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Development of the mechanisms underlying feature-based selective perception in children and young adults

Applicant Krummenacher Joseph
Number 125205
Funding scheme Project funding (Div. I-III)
Research institution Département de Psychologie Université de Fribourg
Institution of higher education University of Fribourg - FR
Main discipline Psychology
Start/End 01.06.2009 - 31.05.2011
Approved amount 38'930.00
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Keywords (14)

Visual Perception; Selective Mechanisms; Cognitive Development; Learning; Memory; Mechanisms of perception; Attentional selection; Bottom-up and top-down control; Developmental psychophysics; Oculo-motor control; selective attention; dimension-based processing; development of perception; development of feature-based attention

Lay Summary (English)

Lead
Lay summary
A key cognitive ability is the selection of information relevant for the control of behavior (attention). Selection is investigated in 'visual search' experiments. Observers indicate the presence of a target object shown, in half of the trials, in an array of distractors. Targets differing from distractors by salient features (a red apple among green apples) are detected rapidly. Targets defined by feature combinations (a red small apple among red large and green large or small apples) are hard to find. Dimension-based models such as 'Guided Search' (Wolfe, 1994) assume that selection occurs in two stages. In stage one, basic features (lines, colors, etc.) are extracted and represented in feature-based modules. In stage two, dimension-based signals are generated coding the relative saliency of display locations. The more features differ from neighboring features, the higher their saliency.Until recently, it was generally accepted that saliency generation is an automatic and stimulus-driven processes and that saliency cannot be modulated by top-down signals. However, research shows that dimension-based saliency signals need to be weighted (amplified) to be able to guide attention and that dimensional weight is top-down modulable. Dimension-based weight patterns persist into the next trials and affect search performance systematically: Repeating the target dimension across trials expedites responses; changing dimensions slows reactions. Thus, dimension-based inter-trial effects constitute markers of dimension-based processing. Objects are characterized by specific features (red, small) rather then dimensions (color, size), thus, it is surprising that inter-trial modulations are dimension-, rather than feature-, based. The present study aims to investigate the functional role and development of dimension-based effects in visual processing in children and young adults. Results of a pilot feature search study with 100 participants aged between six and 20 years suggest that dimension-based effects develop at age eight. Moreover, a decrease in overall reaction times can be attributed to both motor and cognitive development.Four experimental series are proposed to assess the development of dimension-based processing in singleton feature, conjunction, and compound search tasks. Cuing is used to assess top-down effects. Further, the relationship between oculomotor processes and attention is investigated. As little is known about the latencies of saccadic eye movements in children, the research project is expected to contribute both to basic research and to issues in developmental psychology.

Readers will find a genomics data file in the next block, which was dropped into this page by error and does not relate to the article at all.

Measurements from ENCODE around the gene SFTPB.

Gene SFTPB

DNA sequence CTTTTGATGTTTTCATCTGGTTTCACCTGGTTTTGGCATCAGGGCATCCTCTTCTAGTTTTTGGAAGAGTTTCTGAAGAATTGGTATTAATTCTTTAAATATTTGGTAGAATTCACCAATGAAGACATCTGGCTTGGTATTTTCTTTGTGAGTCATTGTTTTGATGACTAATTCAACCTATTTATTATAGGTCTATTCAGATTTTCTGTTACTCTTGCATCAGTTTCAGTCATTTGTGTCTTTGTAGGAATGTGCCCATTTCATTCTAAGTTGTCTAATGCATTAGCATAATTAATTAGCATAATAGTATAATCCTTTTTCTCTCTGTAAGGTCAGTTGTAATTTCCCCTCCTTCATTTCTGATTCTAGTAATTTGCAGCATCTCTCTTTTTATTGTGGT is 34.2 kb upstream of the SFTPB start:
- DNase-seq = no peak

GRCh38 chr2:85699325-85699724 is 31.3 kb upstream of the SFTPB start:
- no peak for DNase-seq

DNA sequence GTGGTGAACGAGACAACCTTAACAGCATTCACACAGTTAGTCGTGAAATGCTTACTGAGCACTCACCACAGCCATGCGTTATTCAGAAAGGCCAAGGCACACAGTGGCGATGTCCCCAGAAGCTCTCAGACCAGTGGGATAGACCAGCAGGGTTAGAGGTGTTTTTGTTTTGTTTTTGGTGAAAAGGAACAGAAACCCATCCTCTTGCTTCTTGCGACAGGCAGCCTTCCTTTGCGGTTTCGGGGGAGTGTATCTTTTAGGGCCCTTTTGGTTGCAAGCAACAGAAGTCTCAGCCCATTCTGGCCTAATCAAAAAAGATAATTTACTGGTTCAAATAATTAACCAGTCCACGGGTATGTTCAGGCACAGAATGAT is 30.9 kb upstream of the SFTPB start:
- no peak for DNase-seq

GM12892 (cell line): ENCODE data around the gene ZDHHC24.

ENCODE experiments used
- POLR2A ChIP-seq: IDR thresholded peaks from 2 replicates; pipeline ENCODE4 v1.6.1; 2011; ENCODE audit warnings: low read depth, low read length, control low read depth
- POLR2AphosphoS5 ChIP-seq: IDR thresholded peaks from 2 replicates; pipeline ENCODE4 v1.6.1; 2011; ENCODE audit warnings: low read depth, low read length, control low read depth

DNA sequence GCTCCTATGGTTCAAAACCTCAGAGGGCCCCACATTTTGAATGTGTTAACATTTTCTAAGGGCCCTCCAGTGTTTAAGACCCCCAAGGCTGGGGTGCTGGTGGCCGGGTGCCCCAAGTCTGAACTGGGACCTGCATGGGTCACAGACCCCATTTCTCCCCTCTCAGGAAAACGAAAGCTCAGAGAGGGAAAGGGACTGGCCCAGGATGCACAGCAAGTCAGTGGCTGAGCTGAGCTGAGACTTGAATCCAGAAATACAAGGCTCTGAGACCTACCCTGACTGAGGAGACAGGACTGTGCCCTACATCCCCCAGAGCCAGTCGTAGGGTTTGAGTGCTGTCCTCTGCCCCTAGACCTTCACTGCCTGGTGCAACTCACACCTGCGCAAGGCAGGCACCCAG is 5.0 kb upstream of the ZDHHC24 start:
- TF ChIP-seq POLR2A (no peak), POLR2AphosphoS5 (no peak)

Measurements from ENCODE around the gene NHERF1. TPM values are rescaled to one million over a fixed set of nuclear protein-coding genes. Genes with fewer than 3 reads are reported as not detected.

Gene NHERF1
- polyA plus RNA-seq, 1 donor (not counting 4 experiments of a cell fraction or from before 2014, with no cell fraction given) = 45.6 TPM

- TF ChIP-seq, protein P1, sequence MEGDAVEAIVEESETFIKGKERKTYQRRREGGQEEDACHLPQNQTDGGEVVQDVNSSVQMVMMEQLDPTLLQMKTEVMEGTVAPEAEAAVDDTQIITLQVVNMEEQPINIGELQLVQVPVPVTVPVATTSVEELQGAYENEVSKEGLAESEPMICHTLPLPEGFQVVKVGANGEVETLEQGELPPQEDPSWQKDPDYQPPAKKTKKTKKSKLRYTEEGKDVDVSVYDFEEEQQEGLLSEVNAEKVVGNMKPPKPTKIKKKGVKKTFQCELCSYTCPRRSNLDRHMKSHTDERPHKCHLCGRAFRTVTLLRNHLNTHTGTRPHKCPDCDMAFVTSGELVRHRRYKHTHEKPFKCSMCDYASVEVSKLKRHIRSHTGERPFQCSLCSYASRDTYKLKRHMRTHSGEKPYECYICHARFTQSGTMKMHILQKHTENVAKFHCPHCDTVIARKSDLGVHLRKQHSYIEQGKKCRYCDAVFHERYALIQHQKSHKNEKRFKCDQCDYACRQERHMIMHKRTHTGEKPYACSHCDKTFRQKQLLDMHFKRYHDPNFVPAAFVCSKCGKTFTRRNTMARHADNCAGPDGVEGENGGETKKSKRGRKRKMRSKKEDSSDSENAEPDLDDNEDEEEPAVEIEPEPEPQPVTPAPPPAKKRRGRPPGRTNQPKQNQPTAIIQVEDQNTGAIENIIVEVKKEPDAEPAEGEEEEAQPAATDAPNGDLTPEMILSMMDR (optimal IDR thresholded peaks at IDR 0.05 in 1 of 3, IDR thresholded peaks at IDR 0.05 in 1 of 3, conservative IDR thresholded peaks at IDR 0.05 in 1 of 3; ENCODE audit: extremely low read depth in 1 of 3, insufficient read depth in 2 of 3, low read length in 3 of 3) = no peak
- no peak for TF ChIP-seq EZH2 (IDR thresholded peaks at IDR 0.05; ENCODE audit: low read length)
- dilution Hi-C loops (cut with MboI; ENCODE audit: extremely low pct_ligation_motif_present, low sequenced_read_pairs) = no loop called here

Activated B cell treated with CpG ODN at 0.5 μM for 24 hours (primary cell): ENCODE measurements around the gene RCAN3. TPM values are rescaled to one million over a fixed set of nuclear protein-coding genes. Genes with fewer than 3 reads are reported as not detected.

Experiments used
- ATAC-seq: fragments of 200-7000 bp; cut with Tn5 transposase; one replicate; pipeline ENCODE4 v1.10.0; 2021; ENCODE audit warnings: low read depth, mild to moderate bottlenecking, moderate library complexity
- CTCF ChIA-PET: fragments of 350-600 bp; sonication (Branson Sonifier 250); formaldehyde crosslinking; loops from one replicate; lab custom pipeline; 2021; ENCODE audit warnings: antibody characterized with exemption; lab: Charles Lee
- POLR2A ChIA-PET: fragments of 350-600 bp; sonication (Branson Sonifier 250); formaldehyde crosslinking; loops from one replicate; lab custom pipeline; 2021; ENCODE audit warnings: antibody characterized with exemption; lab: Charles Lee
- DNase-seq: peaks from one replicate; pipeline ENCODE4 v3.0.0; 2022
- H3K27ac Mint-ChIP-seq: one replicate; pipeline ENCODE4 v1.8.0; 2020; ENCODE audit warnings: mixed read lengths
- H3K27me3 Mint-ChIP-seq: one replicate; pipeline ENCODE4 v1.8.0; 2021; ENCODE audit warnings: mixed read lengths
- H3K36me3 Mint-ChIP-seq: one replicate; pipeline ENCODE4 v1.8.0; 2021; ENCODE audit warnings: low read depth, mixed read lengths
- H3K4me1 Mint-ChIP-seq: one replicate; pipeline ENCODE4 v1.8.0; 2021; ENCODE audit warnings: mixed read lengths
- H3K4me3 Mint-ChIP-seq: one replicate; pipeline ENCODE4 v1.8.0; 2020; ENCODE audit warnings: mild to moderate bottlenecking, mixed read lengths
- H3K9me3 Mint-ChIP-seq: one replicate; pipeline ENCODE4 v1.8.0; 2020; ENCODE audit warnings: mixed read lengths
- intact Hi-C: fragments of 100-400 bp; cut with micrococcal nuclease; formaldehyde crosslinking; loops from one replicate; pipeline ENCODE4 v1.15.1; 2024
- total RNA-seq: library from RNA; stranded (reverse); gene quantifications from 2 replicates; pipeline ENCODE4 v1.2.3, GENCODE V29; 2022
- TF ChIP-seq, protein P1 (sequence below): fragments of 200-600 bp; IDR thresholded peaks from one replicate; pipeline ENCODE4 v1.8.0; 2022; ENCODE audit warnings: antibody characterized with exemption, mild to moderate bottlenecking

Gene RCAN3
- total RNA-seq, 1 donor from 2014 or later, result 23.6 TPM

Direct link to Lay Summary Last update: 21.02.2013

Responsible applicant and co-applicants

Employees

Associated projects

Number Title Start Funding scheme
133888 Selective attention and eye movements: An integrative cognitive neuropsychological approach 01.12.2010 R'EQUIP
114415 Theoretical and empirical integration of process- and parameter-based accounts of visual perception 01.10.2006 ProDoc
110543 Selective visual processing: An integrative neurocognitive account based on psychological research methods 01.09.2006 SNSF Professorships
114405 Mechanismen der menschlichen Wahrnehmung: Selektion, Integration, Kontrolle, Lernen und Gedächtnis 01.10.2006 ProDoc

Abstract

Among the core cognitive abilities in humans is the selection of information relevant for the control of current thinking and behavior and/or the concurrent de-selection of irrelevant stimulation. The mechanisms underlying selection are referred to as processes of ‘selective attention’ or ‘attentional processes’. Current influential theoretical models of visual selective processing assume two processing stages: on a first stage, basic visual information is extracted from a scene and represented in a set of independent feature- or dimension-based modules. It is assumed that these representations are used to compute a type of activity that signals locations in a visual scene that constitute areas containing potentially interesting or important information, that is, areas where attention should be directed at. It is important to note that this so called saliency signal does not carry any information as to the characteristics of the objects present at a particular location in a visual field, rather it codes degrees of conspicuity. Saliency signals are generated for the different visual dimensions and then integrated into an overall saliency representation. It was assumed that saliency representations are generated in an automatic fashion by processes that are stimulus-driven and that saliency activity cannot be modulated by stimulus- and goal- or expectancy-driven signals. Recent (own) research has shown, however, that dimension-based saliency signals need to be weighted (amplified) in order to exceed a threshold constituting a lower bound for activities that are able to guide attention to display locations. Interestingly, the dimension-based weight pattern established in a given experimental trial persists into the next trial to affect search performance in systematic fashion: If the dimension defining the target of the preceding trial is repeated in the current trial, reaction times are expedited, if the dimension changes, reaction times are slowed. As the exact functional role of these dimension-based reaction time costs and benefits remains unclear, in a collaboration between two research modules of the SNSF Pro*Doc doctoral school “Processes of Human Perception” we decided to investigate potential causes of the effects in a developmental approach. In a visual search experiment, more than 100 children and young adults aged between six and 20 years were instructed to detect targets differing from distractors by color or orientation. Reaction times were analyzed dependent on whether the target-defining dimension changed across consecutive trials or whether it remained the same. Results of this study suggest that dimension-based effects develop at an age of about eight years; children younger than eight show feature- rather than dimension-based effects. In order to investigate in more detail the exact nature of the mechanisms underlying dimension- (or category-) and feature-based effects in visual processing as well as their development we propose to extend the present approach by running a series of additional experiments with children and young adults between six and 20 years of age. Since the payment of experimenters conducting the empirical investigations (paid until now by the department of cognitive and developmental psychology) exceeds the available financial means we apply for funding to extend the current project.In detail, four experimental series are proposed, that will not only extend the current knowledge on category- or dimension-based processing and its development in children but also provide valuable results in basic research. As an example, very little is known about the latencies of eye movements in children, an issue we propose to address in the second of two research foci; a first focus is dedicated to the collection of behavioral data using different types of search tasks including feature, conjunction and compound search.The planned studies will be carried out in cooperation by Marcello Indino from the University of Zurich and Anna Grubert from the University of Fribourg. They are both members of the SNF Pro*Doc doctoral school “Processes of Human Perception” and have been collaborating very successfully in the first study reported in the present proposal.